One of the factors that allowed me to grow successfully during that risky period was the decision to become the “team coach”, and by that, I mean dedicating more time to communicating and delegating responsibilities, rather than micro-managing. Another important factor was the composition of my team: 100% juniors with limited career experience and career shifters.

Juniors are flexible, hungry to learn, and happy to work hands-on and perform new tasks. Career shifters are similar, but they also bring relevant skills and organizational experience that make their training shorter. As a result, they become a layer of quality on top of the juniors' work, which allowed me to focus on growing the business.

While my personal experience in hiring juniors was positive, upon becoming Head of Career Development in an ed-tech company, I noticed how difficult it was for juniors to find their first job. According to a recent survey we conducted, juniors and career shifters face numerous challenges: 62% of them feel hampered by their lack of practical experience and portfolio, 39% of them don’t know the market well enough, 36% lack a clear plan for a career shift and job search, 26% of them lack technical skills and knowledge, 22% lack self-esteem and awareness regarding their abilities, while 9% feel they lack soft skills.

With this data in mind, I also asked employers why it is so hard for them to employ juniors and career shifters. They had concerns about juniors moving to a different company shortly after the end of their training, difficulties convincing team leads that juniors and career shifters can be qualified, and the relatively long period (about 6-7 months) after training juniors until companies see their return on investment.

While such apprehension is understandable, it is also concerning: When new talents have no place to grow, companies are stuck with the same amount of working hands. Lack of qualified talents in tech directly translates into a market slowdown and poor business results.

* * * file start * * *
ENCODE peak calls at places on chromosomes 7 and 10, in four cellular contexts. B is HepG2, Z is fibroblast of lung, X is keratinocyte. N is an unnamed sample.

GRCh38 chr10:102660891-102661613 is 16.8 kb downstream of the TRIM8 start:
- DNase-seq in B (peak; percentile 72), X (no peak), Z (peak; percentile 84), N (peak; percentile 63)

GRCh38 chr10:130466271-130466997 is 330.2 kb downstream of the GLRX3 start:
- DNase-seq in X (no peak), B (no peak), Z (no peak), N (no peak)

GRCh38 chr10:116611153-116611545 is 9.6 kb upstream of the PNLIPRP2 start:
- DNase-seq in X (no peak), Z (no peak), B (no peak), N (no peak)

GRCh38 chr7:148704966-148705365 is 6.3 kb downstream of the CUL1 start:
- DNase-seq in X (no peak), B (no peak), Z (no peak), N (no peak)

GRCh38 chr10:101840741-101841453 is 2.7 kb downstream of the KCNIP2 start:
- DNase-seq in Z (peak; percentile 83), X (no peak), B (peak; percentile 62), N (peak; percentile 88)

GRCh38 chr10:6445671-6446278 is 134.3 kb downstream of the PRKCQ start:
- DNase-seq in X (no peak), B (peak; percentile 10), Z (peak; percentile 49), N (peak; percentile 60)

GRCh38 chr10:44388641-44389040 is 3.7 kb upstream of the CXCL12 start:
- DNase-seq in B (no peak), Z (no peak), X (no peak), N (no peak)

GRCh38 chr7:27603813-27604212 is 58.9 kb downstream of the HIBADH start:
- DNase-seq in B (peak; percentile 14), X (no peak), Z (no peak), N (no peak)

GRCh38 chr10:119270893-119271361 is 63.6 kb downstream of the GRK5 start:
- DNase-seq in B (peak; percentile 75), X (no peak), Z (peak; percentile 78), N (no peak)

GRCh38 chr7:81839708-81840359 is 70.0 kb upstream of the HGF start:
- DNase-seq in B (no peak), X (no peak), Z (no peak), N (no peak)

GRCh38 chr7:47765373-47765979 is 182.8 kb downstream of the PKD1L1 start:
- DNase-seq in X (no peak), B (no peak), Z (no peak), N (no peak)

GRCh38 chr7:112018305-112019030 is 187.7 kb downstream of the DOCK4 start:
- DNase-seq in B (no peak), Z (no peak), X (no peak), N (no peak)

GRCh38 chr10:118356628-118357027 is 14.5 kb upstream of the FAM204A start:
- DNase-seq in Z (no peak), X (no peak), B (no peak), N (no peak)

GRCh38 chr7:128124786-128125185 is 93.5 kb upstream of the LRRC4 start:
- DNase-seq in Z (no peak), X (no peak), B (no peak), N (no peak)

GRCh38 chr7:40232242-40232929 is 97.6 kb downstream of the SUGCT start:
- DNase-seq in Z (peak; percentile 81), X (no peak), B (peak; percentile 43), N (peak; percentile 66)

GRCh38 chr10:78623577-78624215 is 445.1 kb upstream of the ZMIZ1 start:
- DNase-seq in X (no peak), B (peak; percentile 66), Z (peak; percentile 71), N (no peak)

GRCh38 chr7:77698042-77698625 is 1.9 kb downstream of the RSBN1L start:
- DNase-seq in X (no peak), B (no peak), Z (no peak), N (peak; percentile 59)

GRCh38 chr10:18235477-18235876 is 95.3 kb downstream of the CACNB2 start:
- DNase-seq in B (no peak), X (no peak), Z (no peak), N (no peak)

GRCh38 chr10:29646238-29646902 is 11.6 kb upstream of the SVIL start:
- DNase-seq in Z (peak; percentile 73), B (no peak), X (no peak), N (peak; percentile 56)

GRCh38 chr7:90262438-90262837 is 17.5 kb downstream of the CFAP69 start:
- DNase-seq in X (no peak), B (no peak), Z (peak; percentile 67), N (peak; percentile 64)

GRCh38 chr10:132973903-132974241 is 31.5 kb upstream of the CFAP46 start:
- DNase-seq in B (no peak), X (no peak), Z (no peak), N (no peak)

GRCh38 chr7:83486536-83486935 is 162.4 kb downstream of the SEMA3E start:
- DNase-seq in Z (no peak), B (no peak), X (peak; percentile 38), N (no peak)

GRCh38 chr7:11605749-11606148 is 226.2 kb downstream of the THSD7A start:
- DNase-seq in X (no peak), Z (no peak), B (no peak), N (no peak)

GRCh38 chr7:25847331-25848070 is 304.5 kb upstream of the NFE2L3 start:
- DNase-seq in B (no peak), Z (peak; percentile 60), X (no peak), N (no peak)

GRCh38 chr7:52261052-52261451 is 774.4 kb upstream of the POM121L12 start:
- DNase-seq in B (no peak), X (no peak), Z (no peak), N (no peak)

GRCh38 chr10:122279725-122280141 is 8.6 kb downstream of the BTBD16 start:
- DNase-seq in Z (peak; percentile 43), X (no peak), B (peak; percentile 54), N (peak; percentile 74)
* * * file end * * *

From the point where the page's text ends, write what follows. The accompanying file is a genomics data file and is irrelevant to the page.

What can we start doing today?

If you want to get top tech talent that you can shape, you might want to learn how the NBA does it:

  1. Locate and scout for niche talent pools such as student and alumni organizations at boot camps, universities, nonprofits, and online and offline professional communities. Every career center and community manager will be happy to recommend their brightest individuals.
  2. Adapt alternative ways to assess potential talent. There is much discussion about replacing the CV and ATS methods for assessing candidates, as well as startups offering alternate ways to assess candidates. Consider skills-based assessments, projects in a portfolio, recommendations, and interviews with team members. Any combination of the above may offer better insights into a candidate's eligibility for a particular job.
  3. Launch programs like hackathons, competitions, industry projects, and apprenticeships for evaluating new candidates in a real work environment. Think of it as the NBA draft combine for techies. Such initiatives provide an authentic opportunity to evaluate candidates based on the actual challenges faced by your own team members.
  4. Train leads to perfection. Make clear, updated, and high-standard training materials and processes. Big company? Let your learning and development team deal with it, and lean on your in-house experts such as engineering and design teams as content contributors. Don’t have the capacity? Outsource training needs. It is just too important to neglect. A new candidate will be onboarded only once, and poor training results in low retention.
  5. Candidates are finally in? Invest in the further development of your talent in addition to your tech stack. People leave workplaces because they have better alternatives. A culture that cherishes learning makes employees feel more appreciated and challenged (by testing their new skills), and encourages them to innovate and remain in their positions longer.

In Israel, the high-tech industry employs about 10% of the total workforce and is accountable for 54% of our exports. Taking such actions to fill the talent pool with fresh people will allow the high-tech industry to do what it does best – innovate.

Bottom line: Investing in employees provides a positive return on investment. More qualified people in tech equals a larger pie for all. Invest in Israeli human capital because let’s face it, we’ve got the talent.

Written by Ilan Shenkar, Head of Career and Partnerships at Practicum Israel

Credit: Shani Agazanov